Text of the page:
Island of Re: Surf, sand and sun
A VISIT TO ILE DE RÉ
Ile de Ré is accessible by plane to La Rochelle or by train from any major city in France or Europe. Its total land area is 85 square kilometers, making it somewhat larger than Manhattan. I opted for the latter because it would be less hectic and give me a better chance of photographing some lovely countryside scenery.
Most summer visitors come to the island to soak up the rays on its beaches, but they’d be missing out if they didn’t venture off the beaten path.
From the fortified citadel of Saint-Martin de Ré and the salt marshes of Loix to the peaceful towns and breathtaking beaches covered in thick pine forests and sweeping sand dunes, Ré has it all.
There is so much to do and see on this island off the coast of France at La Rochelle that it may win over the heart of any sports fan who has suffered through a dreary winter.
Fine sand beaches, dunes, natural marshes, and charming little towns come to life when the island begins to produce its signature colors of green and the intoxicating aroma of mimosas, laurels, and fig trees in bloom.
MONKS AND WINEMAKERS IN ILE DE RÉ
Consider that the island receives an average of 2,600 hours of sunlight per year, while the French city of Paris only receives an average of 1,662 hours of sunshine each year.
Due to the Gulf Stream, the weather on this French island is pleasant from March until October, making it the second sunniest area in France (behind Corsica).
The Cisterian monks who initially lived on the island, constructed the Abbaye des Chateliers, and planted the first vines knew this immediately after arriving there in the Middle Ages.
The foresight shown in realizing that the island’s 650 hectares of sandy soil and superb microclimate are perfect for wine production was commendable.
The region now also produces cognac and the aperitif liquor pineau des Charentes, which is made by blending white wine and cognac. Nonetheless, the quiet and beautiful region’s economic success isn’t limited to the vino and liquor industry.
The island’s famed “Fleur the sel” (hand-harvested sea salt) is still gathered from the marshes using techniques that date back to the 13th century, including the evaporation of seawater in open pans.
The salt workers on Ile de Ré harvest the salt by raking the cleanest, whitest layer off the top, resulting in what is often regarded as the world’s finest salt.
Saint Martin de Ré’s picturesque harbor. Photographed by Lesley Williamson
EXPLORING THE VILLAGE OF LOIX-EN-RÉ
The salt marshes are most prominent on the approach to the tiny town of Loix-en-Ré, where the last of six tide mills can be found. The flow of water powered the mills, which were used to purify the salt.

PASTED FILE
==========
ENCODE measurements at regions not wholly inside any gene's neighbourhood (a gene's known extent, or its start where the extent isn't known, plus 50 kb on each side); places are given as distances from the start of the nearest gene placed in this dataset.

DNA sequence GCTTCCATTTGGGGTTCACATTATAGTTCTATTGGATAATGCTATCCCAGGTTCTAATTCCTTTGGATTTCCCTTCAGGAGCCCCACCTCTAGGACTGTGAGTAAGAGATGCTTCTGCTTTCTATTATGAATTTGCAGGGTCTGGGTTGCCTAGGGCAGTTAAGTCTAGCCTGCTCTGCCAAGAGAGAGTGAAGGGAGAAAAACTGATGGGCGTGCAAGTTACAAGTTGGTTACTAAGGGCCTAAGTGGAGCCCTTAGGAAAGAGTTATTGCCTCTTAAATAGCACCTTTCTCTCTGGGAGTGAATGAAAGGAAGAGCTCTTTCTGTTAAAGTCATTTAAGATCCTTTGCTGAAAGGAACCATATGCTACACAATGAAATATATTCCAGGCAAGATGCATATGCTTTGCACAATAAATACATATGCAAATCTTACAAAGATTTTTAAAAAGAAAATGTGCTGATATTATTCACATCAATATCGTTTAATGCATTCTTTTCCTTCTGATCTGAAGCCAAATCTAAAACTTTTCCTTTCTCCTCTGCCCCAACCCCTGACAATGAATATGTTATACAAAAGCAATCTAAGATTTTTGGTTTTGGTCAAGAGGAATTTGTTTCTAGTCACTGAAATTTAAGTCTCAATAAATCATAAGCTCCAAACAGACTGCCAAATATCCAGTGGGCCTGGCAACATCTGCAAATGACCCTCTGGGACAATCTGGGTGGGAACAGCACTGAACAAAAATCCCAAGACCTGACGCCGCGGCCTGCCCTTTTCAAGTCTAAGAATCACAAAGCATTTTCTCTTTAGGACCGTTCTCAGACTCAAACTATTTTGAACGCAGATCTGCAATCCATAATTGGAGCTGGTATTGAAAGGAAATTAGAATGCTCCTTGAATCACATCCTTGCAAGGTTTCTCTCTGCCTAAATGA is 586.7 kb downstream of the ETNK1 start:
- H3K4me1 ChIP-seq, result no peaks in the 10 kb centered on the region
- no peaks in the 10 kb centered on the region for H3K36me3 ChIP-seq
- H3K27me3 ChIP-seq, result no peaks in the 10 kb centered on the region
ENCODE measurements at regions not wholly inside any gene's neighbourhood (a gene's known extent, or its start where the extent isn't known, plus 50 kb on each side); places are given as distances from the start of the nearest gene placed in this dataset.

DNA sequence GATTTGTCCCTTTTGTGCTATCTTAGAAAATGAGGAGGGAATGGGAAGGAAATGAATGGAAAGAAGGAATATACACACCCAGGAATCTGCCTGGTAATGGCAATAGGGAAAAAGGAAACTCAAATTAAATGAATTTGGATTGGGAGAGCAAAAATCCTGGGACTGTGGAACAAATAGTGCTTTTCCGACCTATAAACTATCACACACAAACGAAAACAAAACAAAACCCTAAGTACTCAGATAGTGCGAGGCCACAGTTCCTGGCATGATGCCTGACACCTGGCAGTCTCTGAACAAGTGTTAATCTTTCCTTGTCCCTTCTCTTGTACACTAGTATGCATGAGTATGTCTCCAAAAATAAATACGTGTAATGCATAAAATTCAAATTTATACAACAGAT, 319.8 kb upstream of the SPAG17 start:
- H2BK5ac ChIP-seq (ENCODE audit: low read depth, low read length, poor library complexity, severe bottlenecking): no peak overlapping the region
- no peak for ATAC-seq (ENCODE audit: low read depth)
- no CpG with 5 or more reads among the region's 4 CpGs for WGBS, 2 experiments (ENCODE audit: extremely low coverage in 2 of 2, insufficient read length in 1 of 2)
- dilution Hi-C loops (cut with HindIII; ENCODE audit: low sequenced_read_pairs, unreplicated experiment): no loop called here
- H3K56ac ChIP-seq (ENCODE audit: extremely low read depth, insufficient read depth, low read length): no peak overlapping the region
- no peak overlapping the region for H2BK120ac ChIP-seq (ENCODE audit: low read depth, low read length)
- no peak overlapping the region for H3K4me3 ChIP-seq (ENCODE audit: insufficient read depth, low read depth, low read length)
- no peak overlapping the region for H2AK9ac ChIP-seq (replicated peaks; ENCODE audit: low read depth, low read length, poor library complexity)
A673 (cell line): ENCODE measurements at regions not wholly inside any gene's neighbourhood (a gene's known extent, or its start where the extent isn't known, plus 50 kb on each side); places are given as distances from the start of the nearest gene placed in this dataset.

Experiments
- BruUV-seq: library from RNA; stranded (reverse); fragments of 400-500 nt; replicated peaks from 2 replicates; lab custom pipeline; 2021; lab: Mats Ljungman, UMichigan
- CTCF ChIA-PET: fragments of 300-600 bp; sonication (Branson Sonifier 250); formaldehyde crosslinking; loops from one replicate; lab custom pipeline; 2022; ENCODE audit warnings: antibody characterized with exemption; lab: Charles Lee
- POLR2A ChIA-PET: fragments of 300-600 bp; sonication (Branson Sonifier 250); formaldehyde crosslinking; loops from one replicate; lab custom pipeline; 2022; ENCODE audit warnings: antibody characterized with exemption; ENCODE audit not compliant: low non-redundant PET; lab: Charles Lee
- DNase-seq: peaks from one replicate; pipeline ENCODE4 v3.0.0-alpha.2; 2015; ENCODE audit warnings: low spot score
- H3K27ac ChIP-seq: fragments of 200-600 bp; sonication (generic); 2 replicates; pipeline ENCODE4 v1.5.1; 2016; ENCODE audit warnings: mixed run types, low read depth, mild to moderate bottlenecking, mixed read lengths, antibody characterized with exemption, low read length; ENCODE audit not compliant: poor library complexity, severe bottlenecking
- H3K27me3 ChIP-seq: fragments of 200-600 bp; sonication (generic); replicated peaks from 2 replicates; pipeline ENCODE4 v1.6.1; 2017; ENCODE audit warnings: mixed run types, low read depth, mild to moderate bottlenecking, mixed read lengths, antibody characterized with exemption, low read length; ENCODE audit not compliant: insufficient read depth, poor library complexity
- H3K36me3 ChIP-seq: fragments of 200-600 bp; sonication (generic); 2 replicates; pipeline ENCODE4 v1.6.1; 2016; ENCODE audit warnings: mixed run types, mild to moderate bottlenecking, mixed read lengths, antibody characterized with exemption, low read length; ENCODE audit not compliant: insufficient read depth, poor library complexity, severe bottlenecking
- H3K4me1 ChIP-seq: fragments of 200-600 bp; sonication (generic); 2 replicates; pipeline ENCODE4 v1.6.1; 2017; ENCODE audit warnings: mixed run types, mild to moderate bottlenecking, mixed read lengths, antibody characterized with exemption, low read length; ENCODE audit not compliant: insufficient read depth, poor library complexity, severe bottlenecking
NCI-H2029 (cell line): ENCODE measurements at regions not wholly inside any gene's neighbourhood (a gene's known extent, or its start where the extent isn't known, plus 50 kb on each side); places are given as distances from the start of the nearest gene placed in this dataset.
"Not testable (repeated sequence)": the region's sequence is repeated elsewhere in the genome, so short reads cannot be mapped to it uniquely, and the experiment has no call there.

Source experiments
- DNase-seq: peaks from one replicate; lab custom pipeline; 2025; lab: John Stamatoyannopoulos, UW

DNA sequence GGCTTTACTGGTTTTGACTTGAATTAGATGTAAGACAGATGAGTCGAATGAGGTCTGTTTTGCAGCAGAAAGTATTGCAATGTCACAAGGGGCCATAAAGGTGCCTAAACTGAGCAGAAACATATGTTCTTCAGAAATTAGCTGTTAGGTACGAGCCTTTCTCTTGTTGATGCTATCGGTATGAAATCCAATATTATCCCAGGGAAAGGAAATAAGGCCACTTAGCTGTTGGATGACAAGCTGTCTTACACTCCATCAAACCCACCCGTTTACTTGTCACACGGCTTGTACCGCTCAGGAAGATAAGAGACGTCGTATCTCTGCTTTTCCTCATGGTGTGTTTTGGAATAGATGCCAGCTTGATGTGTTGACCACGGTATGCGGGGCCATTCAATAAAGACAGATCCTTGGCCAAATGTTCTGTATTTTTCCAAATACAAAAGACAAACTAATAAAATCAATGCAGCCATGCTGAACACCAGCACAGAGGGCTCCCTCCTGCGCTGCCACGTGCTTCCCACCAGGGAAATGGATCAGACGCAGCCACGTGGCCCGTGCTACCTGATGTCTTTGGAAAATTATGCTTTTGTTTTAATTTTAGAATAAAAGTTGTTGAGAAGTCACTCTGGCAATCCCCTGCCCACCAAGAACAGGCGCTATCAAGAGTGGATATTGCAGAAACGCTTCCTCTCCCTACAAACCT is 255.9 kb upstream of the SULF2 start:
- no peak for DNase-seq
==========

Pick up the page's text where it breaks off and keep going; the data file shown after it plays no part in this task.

SURFING IN ILE DE RÉ
However, I haven’t made the trip to Ile de Ré to splurge on expensive bottles of wine, view rare birds, or feast on fresh seafood and oysters.
Among my top concerns… The outdoors, working out, and surfing. Since a 3-kilometer bridge connected it to neighboring La Rochelle in 1988, Ile de Ré is no longer technically an island, yet its gorgeous blue seas and water-sports continue to entice me.
You can surf to your heart’s delight on Ile de Ré, as well as try kite-surfing, wind-surfing, and the newest craze, stand-up paddle surfing.
With its south shore facing west, Ile de Ré is perfectly situated to receive surges from the open Atlantic.
The southern beaches, specifically Rivedoux, Les Grenettes in Sainte-Marie-de-Ré, Gouillaud in Le Bois-Plage-en-Ré, La Pergola in La Couarde-sur-Mer, and Grignon in Ars-en-Ré, have some of the best surfing in the country.
La Conche des Baleines, Le Lizay, Le petit Bec at Les Portes-en-Ré, and Diamond Head in Saint-Clément-des-Baleines are some of the top destinations on the island’s northern coast.
You can either rely on the many professional surfing schools on the island, or you can inquire around and see where the local surfers go.
For this reason, a trip to Europe in the springtime sounds like the perfect time to get an adrenaline rush and soak up some rays on the island of Ile de Ré. From La Rochelle, you may board a bus that crosses the beautiful sea bridge in about 20 minutes and doesn’t break the bank.
Flat and with over a hundred kilometers of picturesque bike lanes, the island of Ré seems tailor-made for cycling.
The island is known for its abundance of “action holiday” activities, such as surfing. I used to be able to get my wetsuit wet in the spring every year, but since moving to Paris, those opportunities have diminished drastically.
Just three hours and fifteen minutes from Paris, I discovered a surfer’s paradise and a welcoming local surfing community. A region where powerful winds frequently blow.